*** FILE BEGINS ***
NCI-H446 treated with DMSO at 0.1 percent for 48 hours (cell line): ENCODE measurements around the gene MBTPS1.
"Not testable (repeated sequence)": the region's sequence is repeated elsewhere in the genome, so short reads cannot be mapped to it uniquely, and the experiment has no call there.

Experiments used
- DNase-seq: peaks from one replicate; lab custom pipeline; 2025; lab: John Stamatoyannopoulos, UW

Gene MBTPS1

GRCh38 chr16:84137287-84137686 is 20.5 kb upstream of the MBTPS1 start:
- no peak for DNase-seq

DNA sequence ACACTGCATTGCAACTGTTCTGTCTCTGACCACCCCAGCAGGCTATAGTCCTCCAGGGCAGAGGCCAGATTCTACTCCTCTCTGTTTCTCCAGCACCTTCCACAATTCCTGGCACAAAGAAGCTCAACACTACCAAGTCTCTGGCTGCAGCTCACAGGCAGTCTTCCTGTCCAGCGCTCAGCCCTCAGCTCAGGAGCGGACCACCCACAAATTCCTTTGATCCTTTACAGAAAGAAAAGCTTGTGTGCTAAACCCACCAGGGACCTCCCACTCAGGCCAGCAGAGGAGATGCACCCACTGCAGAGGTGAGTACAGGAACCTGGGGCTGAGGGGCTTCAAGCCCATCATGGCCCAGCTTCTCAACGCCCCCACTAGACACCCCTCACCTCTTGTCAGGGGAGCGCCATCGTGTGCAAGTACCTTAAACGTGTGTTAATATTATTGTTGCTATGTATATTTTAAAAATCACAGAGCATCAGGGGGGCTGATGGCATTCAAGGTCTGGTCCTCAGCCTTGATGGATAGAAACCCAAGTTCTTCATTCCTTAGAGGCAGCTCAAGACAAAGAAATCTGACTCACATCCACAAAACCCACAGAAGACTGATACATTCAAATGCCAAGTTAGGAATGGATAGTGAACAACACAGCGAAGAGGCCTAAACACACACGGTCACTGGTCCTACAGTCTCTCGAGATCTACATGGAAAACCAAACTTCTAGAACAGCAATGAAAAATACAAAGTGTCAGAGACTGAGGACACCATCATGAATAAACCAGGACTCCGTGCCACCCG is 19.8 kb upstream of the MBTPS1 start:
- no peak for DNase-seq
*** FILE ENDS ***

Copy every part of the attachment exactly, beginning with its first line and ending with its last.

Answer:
NCI-H446 treated with DMSO at 0.1 percent for 48 hours (cell line): ENCODE measurements around the gene MBTPS1.
"Not testable (repeated sequence)": the region's sequence is repeated elsewhere in the genome, so short reads cannot be mapped to it uniquely, and the experiment has no call there.

Experiments used
- DNase-seq: peaks from one replicate; lab custom pipeline; 2025; lab: John Stamatoyannopoulos, UW

Gene MBTPS1

GRCh38 chr16:84137287-84137686 is 20.5 kb upstream of the MBTPS1 start:
- no peak for DNase-seq

DNA sequence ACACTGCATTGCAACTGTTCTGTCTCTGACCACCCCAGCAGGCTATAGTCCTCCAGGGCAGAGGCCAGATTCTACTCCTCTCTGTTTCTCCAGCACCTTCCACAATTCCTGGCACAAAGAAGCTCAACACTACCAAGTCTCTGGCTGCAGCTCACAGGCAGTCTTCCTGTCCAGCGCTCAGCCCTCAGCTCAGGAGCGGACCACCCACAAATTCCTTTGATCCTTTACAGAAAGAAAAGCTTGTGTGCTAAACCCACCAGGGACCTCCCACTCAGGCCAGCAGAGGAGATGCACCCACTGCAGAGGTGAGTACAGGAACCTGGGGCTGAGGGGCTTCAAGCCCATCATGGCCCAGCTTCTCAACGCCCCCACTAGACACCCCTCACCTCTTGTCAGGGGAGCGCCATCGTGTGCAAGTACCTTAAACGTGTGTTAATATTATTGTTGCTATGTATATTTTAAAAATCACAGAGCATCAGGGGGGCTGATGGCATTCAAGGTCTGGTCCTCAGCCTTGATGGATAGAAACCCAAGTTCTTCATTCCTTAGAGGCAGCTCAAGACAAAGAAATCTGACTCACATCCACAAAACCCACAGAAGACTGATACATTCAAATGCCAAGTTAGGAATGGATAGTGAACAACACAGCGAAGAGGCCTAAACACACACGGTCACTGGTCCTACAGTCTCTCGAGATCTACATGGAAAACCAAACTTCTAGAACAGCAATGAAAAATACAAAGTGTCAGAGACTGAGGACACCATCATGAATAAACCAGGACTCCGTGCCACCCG is 19.8 kb upstream of the MBTPS1 start:
- no peak for DNase-seq